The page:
Ever since I emerged from the caves of Mt. Moon I was focused on getting to Cerulean City as fast as possible. As tired as I was after that subterranean ordeal, I refused to let my pace slacken. Fortunately, I didn’t run into any time-consuming battles along the way, and the city was a pretty straight shot from the cavern exit. But to be perfectly honest, now that I’m finally here…I kind of just want to take a nap somewhere.
Somewhere without Zubats.
How long have I been wandering in these nightmarish caverns? It’s impossible to say. This place is built like a labyrinth, and its twisting passages seem to distort my perception of space and time. It feels like I’ve been walking for miles, but these tunnels look so similar to me that I could end up back where I started and I’d never be able to tell. Sometimes I feel like it would be pointless to go on.
Before I went to challenge the Pewter Gym, I thought it would be prudent to go heal up my Pokemon. The forest wasn’t nearly as bad as I had feared, but those Bug Catchers had gotten a few decent hits in. And by that I mean that Mr. Suds still had some String Shot stuck to his shell, and I think Chuckles may have scuffed his paw after punching all those Kakunas in the face. Truly, this world is dark and full of peril.
Call me crazy, but I was under the impression that evolution is, in general, a beneficial process. Organisms such as Pokemon evolve in order to be better suited to their environment and increase their chances of survival by making it easier to find food, avoid predators, etc. So, say you’ve got a Caterpie. They’re pretty small, and they don’t have any arms, but their coloration helps them blend in with leaves and foliage, so that’s a plus. Also, their little stubby foot-nubs can cling to most surfaces, and they can shoot sticky string to entangle their enemies, which is also pretty helpful. Not the toughest or scariest Pokemon in the world, but it’s something I can work with. But wait! Just then, Old Man Evolution decides to come along and reward all my hard work and training by taking away its legs. Gee, thanks a lot Old Man Evolution, thanks for removing my Caterpie’s only means of locomotion. I really appreciate it. I’m so glad we fought all those Rattatas now.
P.S. You’re a DOUCHE
I know I shouldn’t be complaining, but after the ordeal involved in capturing Chuckles, the Caterpie was almost a dissapointment. I honestly felt bad for the little guy, with his big, shiny eyes staring up at me. But, I knew that serious trainers needed a lot of variety on their team. And after getting walloped in the ol’ ultra balls by a fighting type, I thought that a bug sounded about my speed. Plus, I could barely walk to the Pokémart without tripping over at least four of the damn things.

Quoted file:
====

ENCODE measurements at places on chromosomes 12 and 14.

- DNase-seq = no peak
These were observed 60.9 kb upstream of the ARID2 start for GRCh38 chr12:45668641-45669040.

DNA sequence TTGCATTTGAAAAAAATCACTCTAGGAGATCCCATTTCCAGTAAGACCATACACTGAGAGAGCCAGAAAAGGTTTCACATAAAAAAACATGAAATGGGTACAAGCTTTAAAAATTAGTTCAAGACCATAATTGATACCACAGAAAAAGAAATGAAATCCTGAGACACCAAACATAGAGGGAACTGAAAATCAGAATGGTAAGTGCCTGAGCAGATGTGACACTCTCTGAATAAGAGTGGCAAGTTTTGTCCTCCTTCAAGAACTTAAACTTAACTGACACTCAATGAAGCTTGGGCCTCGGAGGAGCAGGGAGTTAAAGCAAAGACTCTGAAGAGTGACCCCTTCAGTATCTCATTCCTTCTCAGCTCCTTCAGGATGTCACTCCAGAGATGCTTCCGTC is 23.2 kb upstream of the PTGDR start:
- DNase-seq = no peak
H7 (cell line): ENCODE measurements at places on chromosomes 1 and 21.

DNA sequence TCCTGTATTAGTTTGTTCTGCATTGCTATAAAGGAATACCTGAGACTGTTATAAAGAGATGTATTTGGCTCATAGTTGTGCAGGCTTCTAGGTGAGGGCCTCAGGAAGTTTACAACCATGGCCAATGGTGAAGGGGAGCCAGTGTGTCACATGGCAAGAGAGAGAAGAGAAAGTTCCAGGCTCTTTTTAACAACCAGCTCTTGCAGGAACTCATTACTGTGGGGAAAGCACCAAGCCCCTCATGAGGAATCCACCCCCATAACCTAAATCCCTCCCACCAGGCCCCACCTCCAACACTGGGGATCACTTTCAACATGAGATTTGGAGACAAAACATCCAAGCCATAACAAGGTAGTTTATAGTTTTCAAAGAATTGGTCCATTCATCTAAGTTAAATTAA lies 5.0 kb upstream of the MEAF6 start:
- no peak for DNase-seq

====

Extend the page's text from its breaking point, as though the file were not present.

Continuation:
Don’t get me wrong: I’m grateful for the Pokémon Centers. The people who work there are polite, competent, and efficient — you never have to wait for more than a few minutes — and, of course, it’s all completely free. It’s a miracle of public health care, really. To top it all off, the staff are unfailingly cheerful. But I can’t quite shake the feeling that sometimes they’re just a little bit too cheerful. The nurses are always so perky and chirpy, and yet they see some pretty nasty stuff every day. How do they do it? Maybe I’m just being paranoid. I had recently been through a pretty stressful experience, after all. But as I sat on the plush waiting room chair, reading an issue of PokéLife that was published before I had the ability to form coherent sentences, I couldn’t shake the feeling that I had entrusted Mr. Suds to the care of a facility staffed entirely by identical robots.
I had seen the occasional pay-per-view Pokémon battle on TV, and now I had even been in a participant — sort of — in one that still had Oak’s lab assistants scrubbing chlorophyll off of the filing cabinets. I had already started to reconcile this experience with my own beliefs. I took no joy in the brutal pummeling that Mr. Suds had dished out, however, it also wasn’t as bad as I had feared. But know this, gentle reader: I had not seen the true face of PokéViolence until that bloody slog through the alley of death known only as Route One.
(Author’s Note: This is sort of a…Let’s Play, writeup…thing? For Pokémon Leaf Green. I’ll be playing through the game using Nuzlocke rules, which are:
1. If a Pokémon faints, it must be released as soon as possible (basically fainting = death)
2. You may only catch the first Pokémon you encounter in a given area. If it faints/escapes, too bad.
I’ll be playing through the game with these restrictions, then posting the screenshots and writeup here. So, enjoy! (Maybe?))
My name is Winston. I’m ten years old, and Pocket Monsters have made my life a living hell. I’m writing this down partly to take my mind off of the fact that I currently have a bloodthirsty animal inside the tiny ball attached to my belt, and partly so that on the off chance that someone finds my mutilated corpse in a ditch next to Route 22 (where I was finally pecked to death by Spearows), at least one person would know who to hold responsible for my untimely demise.
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